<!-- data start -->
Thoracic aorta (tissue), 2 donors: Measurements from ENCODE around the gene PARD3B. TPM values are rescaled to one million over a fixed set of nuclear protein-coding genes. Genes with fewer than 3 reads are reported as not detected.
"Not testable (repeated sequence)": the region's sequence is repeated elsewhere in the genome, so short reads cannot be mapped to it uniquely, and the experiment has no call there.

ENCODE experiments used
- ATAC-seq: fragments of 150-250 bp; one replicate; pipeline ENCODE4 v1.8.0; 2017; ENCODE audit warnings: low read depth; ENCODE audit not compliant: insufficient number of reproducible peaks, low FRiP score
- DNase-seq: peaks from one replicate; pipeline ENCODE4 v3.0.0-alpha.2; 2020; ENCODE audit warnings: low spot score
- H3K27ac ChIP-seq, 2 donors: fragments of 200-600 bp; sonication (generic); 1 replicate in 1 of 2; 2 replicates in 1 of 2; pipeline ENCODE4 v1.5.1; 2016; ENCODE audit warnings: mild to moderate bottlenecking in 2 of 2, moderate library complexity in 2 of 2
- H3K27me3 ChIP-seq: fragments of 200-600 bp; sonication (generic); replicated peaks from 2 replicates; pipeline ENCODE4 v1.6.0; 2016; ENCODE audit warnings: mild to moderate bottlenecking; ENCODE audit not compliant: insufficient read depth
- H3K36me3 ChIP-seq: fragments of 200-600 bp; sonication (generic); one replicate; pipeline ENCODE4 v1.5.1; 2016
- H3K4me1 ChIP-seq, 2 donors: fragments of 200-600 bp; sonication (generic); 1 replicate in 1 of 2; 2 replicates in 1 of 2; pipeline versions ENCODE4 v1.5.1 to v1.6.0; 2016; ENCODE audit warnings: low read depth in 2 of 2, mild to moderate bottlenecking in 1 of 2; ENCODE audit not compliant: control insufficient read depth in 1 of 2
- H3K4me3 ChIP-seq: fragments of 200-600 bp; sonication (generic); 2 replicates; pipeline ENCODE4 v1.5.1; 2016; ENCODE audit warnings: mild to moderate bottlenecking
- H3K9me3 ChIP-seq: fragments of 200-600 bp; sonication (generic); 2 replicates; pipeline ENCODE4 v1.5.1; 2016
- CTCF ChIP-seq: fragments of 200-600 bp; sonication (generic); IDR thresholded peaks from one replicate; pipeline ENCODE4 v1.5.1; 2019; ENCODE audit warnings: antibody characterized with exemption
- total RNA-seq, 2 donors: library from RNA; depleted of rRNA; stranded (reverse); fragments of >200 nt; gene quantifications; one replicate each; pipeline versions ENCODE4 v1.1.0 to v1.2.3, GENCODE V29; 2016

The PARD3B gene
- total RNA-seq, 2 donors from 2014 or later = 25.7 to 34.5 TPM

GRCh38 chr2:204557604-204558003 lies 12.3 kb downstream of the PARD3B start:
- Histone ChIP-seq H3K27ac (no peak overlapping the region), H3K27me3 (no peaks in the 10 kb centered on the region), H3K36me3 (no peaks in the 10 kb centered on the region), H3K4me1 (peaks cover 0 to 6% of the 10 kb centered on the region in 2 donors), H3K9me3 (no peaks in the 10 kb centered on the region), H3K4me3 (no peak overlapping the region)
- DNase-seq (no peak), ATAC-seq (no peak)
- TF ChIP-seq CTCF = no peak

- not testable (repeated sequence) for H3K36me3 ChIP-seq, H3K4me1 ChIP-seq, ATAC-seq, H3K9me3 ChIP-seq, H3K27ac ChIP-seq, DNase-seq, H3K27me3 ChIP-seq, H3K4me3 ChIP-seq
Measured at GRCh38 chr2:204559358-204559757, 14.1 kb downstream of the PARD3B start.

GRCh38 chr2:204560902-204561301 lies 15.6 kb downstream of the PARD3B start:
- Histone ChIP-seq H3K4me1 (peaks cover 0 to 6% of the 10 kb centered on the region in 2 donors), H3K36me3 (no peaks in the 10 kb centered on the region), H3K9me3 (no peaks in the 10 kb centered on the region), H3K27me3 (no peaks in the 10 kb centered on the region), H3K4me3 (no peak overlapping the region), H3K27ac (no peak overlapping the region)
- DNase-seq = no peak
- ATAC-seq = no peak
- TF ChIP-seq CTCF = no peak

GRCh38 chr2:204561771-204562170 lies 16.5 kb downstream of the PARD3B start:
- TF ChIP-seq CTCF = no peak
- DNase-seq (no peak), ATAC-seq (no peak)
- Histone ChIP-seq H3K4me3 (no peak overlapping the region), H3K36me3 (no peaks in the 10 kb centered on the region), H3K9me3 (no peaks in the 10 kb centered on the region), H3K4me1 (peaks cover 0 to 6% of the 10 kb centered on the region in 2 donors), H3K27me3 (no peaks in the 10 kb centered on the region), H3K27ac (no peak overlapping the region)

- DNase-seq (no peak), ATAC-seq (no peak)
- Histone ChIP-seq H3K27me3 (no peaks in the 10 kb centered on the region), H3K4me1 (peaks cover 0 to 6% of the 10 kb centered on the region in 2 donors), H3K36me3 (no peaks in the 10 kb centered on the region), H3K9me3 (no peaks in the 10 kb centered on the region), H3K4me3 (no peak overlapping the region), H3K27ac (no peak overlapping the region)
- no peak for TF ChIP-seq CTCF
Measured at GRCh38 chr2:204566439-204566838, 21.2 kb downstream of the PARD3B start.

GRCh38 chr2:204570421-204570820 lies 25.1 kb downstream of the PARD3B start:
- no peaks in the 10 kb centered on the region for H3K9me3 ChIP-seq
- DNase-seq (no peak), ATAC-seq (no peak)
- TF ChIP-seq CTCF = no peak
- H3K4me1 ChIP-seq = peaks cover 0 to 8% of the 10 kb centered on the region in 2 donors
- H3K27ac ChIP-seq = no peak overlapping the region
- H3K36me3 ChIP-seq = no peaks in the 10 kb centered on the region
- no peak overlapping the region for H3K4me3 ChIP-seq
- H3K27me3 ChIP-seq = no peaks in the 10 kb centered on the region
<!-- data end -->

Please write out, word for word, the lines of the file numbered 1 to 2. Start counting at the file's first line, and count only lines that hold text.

Thoracic aorta (tissue), 2 donors: Measurements from ENCODE around the gene PARD3B. TPM values are rescaled to one million over a fixed set of nuclear protein-coding genes. Genes with fewer than 3 reads are reported as not detected.
"Not testable (repeated sequence)": the region's sequence is repeated elsewhere in the genome, so short reads cannot be mapped to it uniquely, and the experiment has no call there.